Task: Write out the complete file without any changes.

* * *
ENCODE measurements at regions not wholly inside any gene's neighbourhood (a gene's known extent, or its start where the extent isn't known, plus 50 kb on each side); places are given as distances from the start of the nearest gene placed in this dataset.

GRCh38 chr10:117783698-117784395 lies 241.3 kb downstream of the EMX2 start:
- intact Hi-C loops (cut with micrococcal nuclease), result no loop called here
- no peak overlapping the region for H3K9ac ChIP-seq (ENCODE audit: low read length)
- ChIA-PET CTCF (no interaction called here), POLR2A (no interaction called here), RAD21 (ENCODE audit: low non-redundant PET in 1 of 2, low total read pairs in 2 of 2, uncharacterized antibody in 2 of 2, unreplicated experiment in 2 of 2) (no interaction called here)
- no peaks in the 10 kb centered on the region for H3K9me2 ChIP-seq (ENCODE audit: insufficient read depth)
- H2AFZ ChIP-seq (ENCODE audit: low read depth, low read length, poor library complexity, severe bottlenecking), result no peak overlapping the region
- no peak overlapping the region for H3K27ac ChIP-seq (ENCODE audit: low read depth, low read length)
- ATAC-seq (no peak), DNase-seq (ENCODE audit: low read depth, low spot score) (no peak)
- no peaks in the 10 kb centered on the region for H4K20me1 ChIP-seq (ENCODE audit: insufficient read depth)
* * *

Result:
ENCODE measurements at regions not wholly inside any gene's neighbourhood (a gene's known extent, or its start where the extent isn't known, plus 50 kb on each side); places are given as distances from the start of the nearest gene placed in this dataset.

GRCh38 chr10:117783698-117784395 lies 241.3 kb downstream of the EMX2 start:
- intact Hi-C loops (cut with micrococcal nuclease), result no loop called here
- no peak overlapping the region for H3K9ac ChIP-seq (ENCODE audit: low read length)
- ChIA-PET CTCF (no interaction called here), POLR2A (no interaction called here), RAD21 (ENCODE audit: low non-redundant PET in 1 of 2, low total read pairs in 2 of 2, uncharacterized antibody in 2 of 2, unreplicated experiment in 2 of 2) (no interaction called here)
- no peaks in the 10 kb centered on the region for H3K9me2 ChIP-seq (ENCODE audit: insufficient read depth)
- H2AFZ ChIP-seq (ENCODE audit: low read depth, low read length, poor library complexity, severe bottlenecking), result no peak overlapping the region
- no peak overlapping the region for H3K27ac ChIP-seq (ENCODE audit: low read depth, low read length)
- ATAC-seq (no peak), DNase-seq (ENCODE audit: low read depth, low spot score) (no peak)
- no peaks in the 10 kb centered on the region for H4K20me1 ChIP-seq (ENCODE audit: insufficient read depth)